It didn’t come out of nowhere. It came from the fact that realistically it gives us three testing cycles. Three months essentially to do three big things or three different projects, with each month being the anchor for each test. For example, if you were to do an A/B test of if you want to launch advertising, you might need one or two months to really get that data. 90 days really gives us three or four shots of what to go after. We look at this spreadsheet of all the possible things we could do and decide what’s going to have the highest potential impact. Then we decide which ones to invest in based on that.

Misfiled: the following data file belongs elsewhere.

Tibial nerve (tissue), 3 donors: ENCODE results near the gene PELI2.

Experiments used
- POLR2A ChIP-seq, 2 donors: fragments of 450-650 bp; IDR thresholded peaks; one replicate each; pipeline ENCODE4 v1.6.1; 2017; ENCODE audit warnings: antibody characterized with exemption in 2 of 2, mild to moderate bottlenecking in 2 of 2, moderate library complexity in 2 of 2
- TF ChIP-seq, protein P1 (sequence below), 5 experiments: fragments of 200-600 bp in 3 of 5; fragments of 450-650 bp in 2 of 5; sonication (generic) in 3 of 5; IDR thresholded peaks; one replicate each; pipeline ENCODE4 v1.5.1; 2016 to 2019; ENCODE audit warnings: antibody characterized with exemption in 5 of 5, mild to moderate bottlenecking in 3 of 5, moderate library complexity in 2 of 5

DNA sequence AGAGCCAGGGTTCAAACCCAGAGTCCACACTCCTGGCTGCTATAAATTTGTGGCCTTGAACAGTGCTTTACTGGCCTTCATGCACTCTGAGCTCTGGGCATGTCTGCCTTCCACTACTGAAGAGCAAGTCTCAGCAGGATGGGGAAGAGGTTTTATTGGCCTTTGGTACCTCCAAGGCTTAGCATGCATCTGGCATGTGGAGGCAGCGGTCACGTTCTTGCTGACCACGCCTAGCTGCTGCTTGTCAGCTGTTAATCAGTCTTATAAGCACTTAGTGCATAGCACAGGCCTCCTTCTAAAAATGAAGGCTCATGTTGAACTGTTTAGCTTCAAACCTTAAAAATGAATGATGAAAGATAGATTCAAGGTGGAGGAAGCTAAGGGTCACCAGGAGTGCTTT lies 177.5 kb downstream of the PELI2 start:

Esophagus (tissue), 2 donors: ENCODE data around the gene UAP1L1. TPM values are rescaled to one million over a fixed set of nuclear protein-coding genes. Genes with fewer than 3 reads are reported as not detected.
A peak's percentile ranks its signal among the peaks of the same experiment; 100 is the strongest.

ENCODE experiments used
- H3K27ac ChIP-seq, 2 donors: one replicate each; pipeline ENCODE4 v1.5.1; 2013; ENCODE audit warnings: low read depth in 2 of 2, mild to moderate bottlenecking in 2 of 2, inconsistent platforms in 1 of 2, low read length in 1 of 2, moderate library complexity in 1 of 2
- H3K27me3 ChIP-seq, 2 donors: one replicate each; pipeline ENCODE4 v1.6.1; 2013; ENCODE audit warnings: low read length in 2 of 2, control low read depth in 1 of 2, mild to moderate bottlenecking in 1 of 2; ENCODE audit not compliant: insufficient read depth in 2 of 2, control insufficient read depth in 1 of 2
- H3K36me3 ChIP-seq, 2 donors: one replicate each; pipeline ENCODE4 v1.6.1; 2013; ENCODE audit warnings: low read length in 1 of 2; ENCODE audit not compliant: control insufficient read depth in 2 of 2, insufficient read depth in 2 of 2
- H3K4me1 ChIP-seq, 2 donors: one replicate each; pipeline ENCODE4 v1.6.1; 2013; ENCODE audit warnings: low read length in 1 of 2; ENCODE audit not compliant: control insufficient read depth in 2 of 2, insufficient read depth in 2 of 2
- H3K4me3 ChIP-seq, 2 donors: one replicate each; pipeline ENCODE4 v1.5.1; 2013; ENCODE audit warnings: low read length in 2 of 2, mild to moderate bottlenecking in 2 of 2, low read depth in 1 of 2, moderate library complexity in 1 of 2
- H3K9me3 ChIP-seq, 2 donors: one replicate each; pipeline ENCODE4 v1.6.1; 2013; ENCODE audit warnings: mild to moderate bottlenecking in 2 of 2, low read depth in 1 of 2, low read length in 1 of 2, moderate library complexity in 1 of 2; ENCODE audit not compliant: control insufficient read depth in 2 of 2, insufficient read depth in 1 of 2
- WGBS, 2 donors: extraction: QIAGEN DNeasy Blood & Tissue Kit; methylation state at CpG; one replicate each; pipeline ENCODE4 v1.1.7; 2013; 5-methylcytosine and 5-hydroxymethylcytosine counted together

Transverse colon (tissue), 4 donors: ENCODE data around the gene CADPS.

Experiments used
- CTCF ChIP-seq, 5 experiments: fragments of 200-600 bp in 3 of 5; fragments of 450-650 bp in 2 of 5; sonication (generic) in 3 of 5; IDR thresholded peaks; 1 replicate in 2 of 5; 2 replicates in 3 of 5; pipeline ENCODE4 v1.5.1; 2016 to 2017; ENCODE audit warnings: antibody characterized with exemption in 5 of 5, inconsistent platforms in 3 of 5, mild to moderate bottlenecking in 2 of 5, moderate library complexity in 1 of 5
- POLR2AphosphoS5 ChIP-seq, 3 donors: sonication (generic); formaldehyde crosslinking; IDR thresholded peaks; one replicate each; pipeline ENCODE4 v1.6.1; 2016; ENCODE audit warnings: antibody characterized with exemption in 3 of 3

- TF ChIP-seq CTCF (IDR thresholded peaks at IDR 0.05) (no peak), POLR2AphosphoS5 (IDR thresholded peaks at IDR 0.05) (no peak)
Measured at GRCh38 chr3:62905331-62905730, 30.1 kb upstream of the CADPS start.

Some things are going to take design and development resources. Those items might be prime candidates for the next 90-day sprint.

Adam: This sounds like something that would work well not just for a team that’s new to growth marketing, but also one that has built out and wants to take stake of where things are and evaluate their progress.

Sujan: Absolutely. Before I was doing Web Profits, I was the VP of Marketing at WhenIWork.com, a B2B SaaS company. Every day I talked to new customers, different team members, and other people outside the marketing team. Everybody had a great ideas. When you list out all the great ideas and potential impact of them, naturally the things that move the needle rise to the top.

How growth fits into the larger marketing picture